How to identify phishing emails

Phishing is a type of email hack often used to steal your data. Phishing scams  are often sent via email to try and trick you into giving out personal information such as your bank account details, passwords or credit card details. Below are number of phishing email examples to keep a look out for.

 

 

From this preview of the email, there are a couple of that indicators to this being a fake or malicious email.

  1. First, CONGRATULATIONS, this is a keyword that scammers use to attract people into thinking that they have won something and hoping the recipient would click on the link and proceed without thinking.
  2. The Fwd: generally speaking, forwarded emails are prefixed “FW:” Subject.

Assuming that you believe the email is still genuine, you can open the email and be vigilant of a couple more Items.  On opening the email, you are present with the below screen shot:

 

  1. In this image you can see the sender of the email with their full email address displayed. Confirm that this is a legitimate email address and that the address matches the sender.

You can see that the email address is not a valid address for Australia post.

  1. With email addresses the part after the @ symbol is known as the domain/company. From this example,  you can see this is not a genuine Australia Post domain (Known as AusPost).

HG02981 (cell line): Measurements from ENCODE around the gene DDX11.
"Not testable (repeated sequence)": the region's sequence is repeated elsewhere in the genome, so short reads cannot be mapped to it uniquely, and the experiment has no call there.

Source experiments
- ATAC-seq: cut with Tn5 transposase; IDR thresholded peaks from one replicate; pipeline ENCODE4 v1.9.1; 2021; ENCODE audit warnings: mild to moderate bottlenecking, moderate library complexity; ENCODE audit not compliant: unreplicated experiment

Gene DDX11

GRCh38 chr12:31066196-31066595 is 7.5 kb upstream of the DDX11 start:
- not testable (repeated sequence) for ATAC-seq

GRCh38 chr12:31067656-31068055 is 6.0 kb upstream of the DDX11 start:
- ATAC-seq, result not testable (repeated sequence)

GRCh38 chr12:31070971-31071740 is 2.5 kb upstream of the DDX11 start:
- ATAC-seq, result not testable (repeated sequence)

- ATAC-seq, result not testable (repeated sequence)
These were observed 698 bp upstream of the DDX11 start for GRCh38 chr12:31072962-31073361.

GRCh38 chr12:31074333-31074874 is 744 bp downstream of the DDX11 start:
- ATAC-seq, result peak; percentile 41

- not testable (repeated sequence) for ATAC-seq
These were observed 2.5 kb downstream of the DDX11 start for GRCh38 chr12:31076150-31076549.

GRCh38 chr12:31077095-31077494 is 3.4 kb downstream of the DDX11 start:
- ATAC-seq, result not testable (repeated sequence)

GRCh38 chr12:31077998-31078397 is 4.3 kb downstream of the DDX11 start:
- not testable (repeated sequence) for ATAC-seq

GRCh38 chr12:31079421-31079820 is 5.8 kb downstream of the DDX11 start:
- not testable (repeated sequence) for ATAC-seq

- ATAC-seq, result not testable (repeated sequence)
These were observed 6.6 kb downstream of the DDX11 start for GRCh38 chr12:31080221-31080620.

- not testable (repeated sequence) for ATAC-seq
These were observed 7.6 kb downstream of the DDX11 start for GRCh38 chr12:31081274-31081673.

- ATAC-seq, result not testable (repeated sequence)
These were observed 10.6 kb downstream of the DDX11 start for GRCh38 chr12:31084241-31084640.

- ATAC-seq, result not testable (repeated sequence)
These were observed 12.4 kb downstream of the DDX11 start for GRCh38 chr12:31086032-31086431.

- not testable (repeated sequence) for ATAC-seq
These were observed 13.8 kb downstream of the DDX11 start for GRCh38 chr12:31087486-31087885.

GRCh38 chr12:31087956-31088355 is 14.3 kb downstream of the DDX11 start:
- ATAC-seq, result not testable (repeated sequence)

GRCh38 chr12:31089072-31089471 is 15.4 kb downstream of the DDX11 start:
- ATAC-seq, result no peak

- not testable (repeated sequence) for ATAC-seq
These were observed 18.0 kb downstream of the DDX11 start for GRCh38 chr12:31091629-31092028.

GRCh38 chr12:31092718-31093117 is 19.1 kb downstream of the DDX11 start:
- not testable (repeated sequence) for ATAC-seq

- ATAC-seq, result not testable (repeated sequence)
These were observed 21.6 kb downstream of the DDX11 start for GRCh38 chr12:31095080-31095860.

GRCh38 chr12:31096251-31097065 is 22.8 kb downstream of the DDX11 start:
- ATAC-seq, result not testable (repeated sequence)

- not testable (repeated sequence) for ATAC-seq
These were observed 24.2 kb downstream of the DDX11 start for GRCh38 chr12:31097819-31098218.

Before you go and click any links included in the email, hover over the link to establish the destination that the link goes. If that looks and sounds weird it more than likely is  a suspect link.

 

 

 

 

  1. The other main telltale of a phishing email is poor spelling and grammar. If the email is worded poorly or has spelling mistakes it could be malicious.

 

 

 

 

 

 

In the above example you can see a couple of indicators that this could be a phishing email. The first one being that it is asking you to fill in details “Please fill this form …” and the “17” in the sentence that doesn’t really have a place.

In the event that you accidently click on, or reply to any such email, ensure you complete  a full virus scan on your computer, swap to a different device and change your password

 

If you believe you have been subject to a phishing exercise, please contact one of the team members at CommSys to make sure you have completed a full anti-virus scan of all your systems.

 

 

Article by Stefan

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